Researchers at Johns Hopkins have shown that genetic testing can be effectively used to distinguish between heart failure patients who suffer from ischemic or nonischemic forms of the disease. Using groupings or clusters of a patient's gene expression to compare to a diseased "test" set that identifies the cause of heart failure, the Hopkins team assembled a 90-gene profile to determine which type of heart failure had most likely developed. Results showed the test profile to be highly accurate, with 90 percent specificity.
The findings could, if affirmed and adapted to a standardized and affordable test format, someday aid physicians in the diagnosis of heart failure and help determine which kind of therapy is best to use for the condition. In ischemic heart disease, the patient's arteries have narrowed and the heart cannot pump normally because blood flow (and thus oxygen) is often restricted to the heart muscle. In nonischemic forms of the disease, the heart cannot pump normally because the heart muscle has often enlarged for other reasons, such as physical deformity or alcohol abuse. Both conditions can lead to cardiac arrest or more gradual heart failure as the muscle weakens over time.
"The gene expression differences between various forms of cardiovascular disease are poorly understood, despite the fact that we know there are major differences in what is happening at the cellular level," said Michelle Kittleson, M.D., cardiology fellow at the Johns Hopkins Heart Institute and lead author of the study to be presented at the American Heart Association's Scientific Sessions 2004 on Nov. 6, as a finalist for the Samuel A. Levine Young Clinical Investigator Award.
"Our study shows that gene expression profiling for heart failure patients is not only possible, but accurate as well. Based on these initial findings, we hope to close the gaps in our understanding of the gene expression patterns underlying heart failure and treatments for the illness. Ultimately, we hope to be able to use genetic profiling to classify patients according to their risk of developing all kinds of heart disease."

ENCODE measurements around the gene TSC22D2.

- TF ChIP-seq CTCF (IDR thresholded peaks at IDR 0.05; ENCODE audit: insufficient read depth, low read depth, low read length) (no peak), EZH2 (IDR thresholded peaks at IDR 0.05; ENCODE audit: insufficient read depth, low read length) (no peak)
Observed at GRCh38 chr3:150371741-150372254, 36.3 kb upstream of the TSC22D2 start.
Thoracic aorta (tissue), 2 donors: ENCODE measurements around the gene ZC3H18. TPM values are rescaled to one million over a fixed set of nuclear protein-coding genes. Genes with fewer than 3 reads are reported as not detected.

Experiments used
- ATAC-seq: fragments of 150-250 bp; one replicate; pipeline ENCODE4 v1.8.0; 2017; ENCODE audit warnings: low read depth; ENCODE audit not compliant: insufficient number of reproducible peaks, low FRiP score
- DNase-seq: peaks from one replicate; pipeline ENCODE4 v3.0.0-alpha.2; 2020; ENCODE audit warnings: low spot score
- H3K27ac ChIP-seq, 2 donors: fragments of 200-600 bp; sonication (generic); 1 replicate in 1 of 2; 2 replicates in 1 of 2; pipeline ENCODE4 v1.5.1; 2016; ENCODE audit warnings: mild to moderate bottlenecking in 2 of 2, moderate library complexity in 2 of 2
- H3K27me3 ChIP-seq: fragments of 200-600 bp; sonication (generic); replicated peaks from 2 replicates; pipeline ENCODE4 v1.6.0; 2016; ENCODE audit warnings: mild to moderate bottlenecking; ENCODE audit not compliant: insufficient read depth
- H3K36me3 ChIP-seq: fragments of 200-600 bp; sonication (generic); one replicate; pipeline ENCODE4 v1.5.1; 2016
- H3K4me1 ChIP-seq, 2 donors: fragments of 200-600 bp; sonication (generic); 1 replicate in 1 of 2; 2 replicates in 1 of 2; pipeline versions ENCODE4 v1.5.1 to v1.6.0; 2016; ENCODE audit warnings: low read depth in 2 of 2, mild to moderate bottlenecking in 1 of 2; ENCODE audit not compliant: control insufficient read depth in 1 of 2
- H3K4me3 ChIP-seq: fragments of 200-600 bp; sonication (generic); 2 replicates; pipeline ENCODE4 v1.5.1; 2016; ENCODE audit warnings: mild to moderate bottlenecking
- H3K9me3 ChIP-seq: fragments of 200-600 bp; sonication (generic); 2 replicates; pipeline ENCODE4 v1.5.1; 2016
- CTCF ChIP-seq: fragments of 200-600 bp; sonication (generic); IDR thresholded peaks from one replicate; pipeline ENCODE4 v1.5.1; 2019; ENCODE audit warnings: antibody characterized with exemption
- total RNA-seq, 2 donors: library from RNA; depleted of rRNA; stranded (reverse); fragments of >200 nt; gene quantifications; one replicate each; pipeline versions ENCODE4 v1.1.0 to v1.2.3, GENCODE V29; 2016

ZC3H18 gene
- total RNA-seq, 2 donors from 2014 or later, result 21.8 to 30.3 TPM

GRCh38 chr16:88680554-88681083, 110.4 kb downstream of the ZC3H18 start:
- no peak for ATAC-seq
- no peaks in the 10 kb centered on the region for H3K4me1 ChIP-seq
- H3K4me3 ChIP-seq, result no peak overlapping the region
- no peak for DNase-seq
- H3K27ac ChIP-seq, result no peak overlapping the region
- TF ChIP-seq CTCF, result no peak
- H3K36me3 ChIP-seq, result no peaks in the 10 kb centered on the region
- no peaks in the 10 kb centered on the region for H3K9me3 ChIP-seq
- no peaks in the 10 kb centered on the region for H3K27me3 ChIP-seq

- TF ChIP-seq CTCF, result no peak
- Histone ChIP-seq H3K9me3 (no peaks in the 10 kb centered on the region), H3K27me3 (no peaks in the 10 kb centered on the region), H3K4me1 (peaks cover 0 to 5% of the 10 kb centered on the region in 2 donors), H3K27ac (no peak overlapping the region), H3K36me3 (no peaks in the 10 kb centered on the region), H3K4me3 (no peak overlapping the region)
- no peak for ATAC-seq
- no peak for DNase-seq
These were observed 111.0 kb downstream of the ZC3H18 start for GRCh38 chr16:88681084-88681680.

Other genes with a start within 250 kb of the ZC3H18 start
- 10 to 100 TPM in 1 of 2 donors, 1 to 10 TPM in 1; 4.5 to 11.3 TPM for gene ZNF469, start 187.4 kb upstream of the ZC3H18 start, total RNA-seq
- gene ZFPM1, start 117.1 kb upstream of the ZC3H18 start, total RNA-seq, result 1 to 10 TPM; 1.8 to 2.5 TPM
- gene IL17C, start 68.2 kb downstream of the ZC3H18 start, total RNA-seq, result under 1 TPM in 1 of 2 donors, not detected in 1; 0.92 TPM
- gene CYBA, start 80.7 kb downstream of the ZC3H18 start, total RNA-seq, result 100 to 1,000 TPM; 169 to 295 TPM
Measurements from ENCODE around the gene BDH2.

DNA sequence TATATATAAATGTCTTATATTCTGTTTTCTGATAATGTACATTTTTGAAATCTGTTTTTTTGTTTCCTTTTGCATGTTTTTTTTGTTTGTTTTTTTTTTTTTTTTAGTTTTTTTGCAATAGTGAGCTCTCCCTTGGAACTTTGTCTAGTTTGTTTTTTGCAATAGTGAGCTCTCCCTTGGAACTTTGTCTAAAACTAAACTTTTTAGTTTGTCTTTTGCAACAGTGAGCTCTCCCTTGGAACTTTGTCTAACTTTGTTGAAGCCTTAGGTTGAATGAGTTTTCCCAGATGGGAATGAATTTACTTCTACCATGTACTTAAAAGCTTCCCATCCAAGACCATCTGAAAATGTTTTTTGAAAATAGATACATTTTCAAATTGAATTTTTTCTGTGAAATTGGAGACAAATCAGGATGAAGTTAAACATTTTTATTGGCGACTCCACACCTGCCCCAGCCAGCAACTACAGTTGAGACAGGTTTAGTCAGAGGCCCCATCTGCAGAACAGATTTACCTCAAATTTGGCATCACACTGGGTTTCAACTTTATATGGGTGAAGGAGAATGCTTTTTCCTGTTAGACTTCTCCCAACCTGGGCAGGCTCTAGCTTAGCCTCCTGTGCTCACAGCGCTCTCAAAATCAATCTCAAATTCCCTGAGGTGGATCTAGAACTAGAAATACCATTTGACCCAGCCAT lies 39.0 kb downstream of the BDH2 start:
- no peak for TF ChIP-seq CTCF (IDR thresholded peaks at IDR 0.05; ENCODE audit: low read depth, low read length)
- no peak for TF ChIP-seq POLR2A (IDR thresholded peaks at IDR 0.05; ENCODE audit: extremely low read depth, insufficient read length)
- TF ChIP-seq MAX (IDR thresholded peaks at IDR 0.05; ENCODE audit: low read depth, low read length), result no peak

To create a gene expression profile, or test, the Hopkins team collected 16 biopsy tissue samples, six from patients with the ischemic form of the disease and 10 from nonischemic cases, all with end-stage heart failure. Most of the test samples came from heart transplant patients at Hopkins in the last 20 years.
Using a biostatistical technique called prediction analysis, the researchers identified the 90 genes that best distinguished the two kinds of heart failure. The large number of genes used also improved accuracy of the test.
This gene profile was later validated by testing it against 38 other tissue samples, including 14 provided from the University of Minnesota. These test samples involved tissue from all stages of heart failure, including end-stage, post-LVAD (a type of heart surgery) and biopsy samples from newly diagnosed patients.
"Now that we know we can genetically profile heart patients according to ischemic and nonischemic heart disease, our next step is to develop a test that can be used in a clinical setting," said senior study author and cardiologist Joshua Hare, M.D., a professor of medicine at the Heart Institute. "Ischemic patients need to be monitored more closely in case they develop drug resistance and require surgery to unblock clogged arteries. Knowing which patients to treat and how closely to monitor them could significantly improve how well physicians manage the disease and, consequently, improve health outcomes."
This one-year study was funded by the National Institutes of Health. Further assistance with statistical analysis was provided from the Johns Hopkins Bloomberg School of Public Health.
Other investigators in this research, conducted solely at Johns Hopkins, were Shui Ye, M.D., Ph.D.; Rafael Irizarry, Ph.D.; Khalid Minhas, M.D.; Gina Edness, R.N.; John Conte, M.D.; Giovanni Parmigiani, Ph.D.; Leslie Miller, M.D.; Yingjie Chen, M.D., Ph.D.; Jennifer Hall, Ph.D.; and Joe Garcia, M.D.
The above story is based on materials provided by Johns Hopkins Medical Institutions. Note: Materials may be edited for content and length.
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